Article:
Connecticut students who learn English as a second language drop out of high school at a rate higher than any other New England state, according to an analysis by the New England Secondary School Consortium.
Nearly a quarter of English language learners drop out of high school before graduation. This number has been about the same for the last three years, the consortium reported.
Madeleine Golda, program director for the English as a Second Language program at Sacred Heart University in Fairfield, Connecticut, said the problem stems from lack of support for students in their native tongue.
"Connecticut, unfortunately, stands out as one of the worst states in the entire nation for the performance of second language learners," Golda said. "When you're performing in your second language, and you're learning in your second language, and you're trying to survive in your second language -- when stress goes up, the processing of your second language reduces."
This has a direct impact on learning, and a student's confidence, Golda said.
Golda learned several languages through the public school system in her native country of Ireland. But in the United States -- and in Connecticut, especially -- dual language programs simply aren't the norm.
"If we have a bilingual system present in the school, where the student can do some learning in their first language, it's extremely helpful for those students," Golda said.
There are other complications within the public school system that could be contributing to the high dropout rate. English language learners, or ELLs, who have a learning disability might not ever get identified, because the disability is often perceived as a language problem, Golda said.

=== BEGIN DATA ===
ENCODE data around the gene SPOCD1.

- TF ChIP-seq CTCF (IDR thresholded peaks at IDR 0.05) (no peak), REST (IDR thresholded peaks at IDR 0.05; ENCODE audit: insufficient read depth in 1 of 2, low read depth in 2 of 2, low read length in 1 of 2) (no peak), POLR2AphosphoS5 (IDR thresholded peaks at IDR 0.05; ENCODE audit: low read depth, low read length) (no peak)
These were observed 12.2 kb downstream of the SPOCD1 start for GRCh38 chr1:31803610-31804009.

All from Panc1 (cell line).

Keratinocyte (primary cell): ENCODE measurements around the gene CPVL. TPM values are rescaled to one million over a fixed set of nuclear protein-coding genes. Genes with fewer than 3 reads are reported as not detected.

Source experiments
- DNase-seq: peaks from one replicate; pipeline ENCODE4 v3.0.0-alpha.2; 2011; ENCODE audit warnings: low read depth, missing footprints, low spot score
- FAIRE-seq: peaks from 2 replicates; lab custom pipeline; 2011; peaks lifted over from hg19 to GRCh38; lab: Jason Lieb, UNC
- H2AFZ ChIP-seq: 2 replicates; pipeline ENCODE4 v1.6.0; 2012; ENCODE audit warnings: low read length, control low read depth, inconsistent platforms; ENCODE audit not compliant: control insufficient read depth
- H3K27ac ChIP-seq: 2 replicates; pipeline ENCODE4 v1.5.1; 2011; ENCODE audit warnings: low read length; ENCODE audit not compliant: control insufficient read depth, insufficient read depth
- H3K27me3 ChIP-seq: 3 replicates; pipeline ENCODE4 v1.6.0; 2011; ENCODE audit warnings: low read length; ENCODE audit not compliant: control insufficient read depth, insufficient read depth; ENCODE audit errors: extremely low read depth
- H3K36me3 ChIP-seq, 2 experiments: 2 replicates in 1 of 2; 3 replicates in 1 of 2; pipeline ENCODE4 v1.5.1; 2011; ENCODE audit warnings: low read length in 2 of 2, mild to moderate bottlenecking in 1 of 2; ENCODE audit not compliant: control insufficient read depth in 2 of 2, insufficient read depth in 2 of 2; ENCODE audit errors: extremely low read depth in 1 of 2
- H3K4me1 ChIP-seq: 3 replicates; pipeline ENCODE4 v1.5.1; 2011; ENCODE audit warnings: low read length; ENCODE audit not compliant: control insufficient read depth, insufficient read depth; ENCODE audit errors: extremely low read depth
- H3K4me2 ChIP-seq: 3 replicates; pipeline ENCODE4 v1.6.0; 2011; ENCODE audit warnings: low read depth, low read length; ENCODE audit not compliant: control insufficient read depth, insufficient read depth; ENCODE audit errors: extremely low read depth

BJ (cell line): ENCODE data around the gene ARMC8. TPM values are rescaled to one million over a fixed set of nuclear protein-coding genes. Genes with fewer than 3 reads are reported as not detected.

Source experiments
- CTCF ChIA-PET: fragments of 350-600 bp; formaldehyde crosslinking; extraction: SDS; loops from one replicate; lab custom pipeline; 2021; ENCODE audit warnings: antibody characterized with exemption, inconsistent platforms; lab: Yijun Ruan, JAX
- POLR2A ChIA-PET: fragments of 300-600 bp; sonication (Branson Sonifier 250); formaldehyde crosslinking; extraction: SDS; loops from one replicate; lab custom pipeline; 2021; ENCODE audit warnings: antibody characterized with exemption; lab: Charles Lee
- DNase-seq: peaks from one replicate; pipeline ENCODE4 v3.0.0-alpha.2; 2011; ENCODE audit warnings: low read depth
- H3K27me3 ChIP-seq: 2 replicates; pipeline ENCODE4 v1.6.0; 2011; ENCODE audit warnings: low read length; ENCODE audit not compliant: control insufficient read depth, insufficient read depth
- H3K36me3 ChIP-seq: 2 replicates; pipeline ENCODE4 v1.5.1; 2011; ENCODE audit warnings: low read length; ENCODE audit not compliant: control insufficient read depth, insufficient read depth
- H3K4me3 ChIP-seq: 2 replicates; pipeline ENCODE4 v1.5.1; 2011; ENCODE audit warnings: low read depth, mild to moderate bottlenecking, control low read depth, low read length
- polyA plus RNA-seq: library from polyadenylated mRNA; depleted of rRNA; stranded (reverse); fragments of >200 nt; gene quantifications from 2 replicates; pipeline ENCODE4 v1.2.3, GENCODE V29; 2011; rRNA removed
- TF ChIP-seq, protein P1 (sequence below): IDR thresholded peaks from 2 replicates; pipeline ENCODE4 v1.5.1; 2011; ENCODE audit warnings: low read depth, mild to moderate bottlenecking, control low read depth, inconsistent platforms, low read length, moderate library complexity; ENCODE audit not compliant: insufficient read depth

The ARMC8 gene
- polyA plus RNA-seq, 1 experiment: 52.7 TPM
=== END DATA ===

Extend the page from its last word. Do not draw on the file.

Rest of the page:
But some progress has been made. Over the last five years, the percentage of ELLs identified for special education services has increased by over 36 percent -- over seven times the rate of growth among other students, according to the State Department of Education.
Today, there are more ELL students in special education than the statewide average -- about six percentage points higher.
Additionally, more ELL students are identified as having a "specific learning disability" (which means they are likely dyslexic) than other students, state data show. Because dyslexia deals with a difficulty reading, educators could be confusing an actual disability with an inability to grasp the English language, according to researchers Michael W. Dunn and Trenia Walker.
From their book, Helping English Language Learners Succeed in Middle and High Schools:
Theoretically, an ELL could participate in middle and high school programming for six years and not know if he or she has [a learning disability] until adulthood — long after the opportunity for public school remediation has passed.
Therefore, it is imperative to define at the earliest point in a student’s life whether special education services are needed while allowing for typical language difficulties that ELLs face.
Some districts, such as Stamford, have robust dual language programs, but most do not. Golda said simple acts, such as giving a student a book to read that was written in that student's native language, can make a big difference.
Even though many English language learners drop out of high school, some end up graduating and going to college, the consortium found. And those students actually stay in school at the same rate as native English speakers.
Golda suggested that might be because some colleges require English remediation classes before basic academic courses can be taken.
The New England Secondary School Consortium is funded in part by the Nellie Mae Education Foundation, which also supports WNPR's education reporting initiative.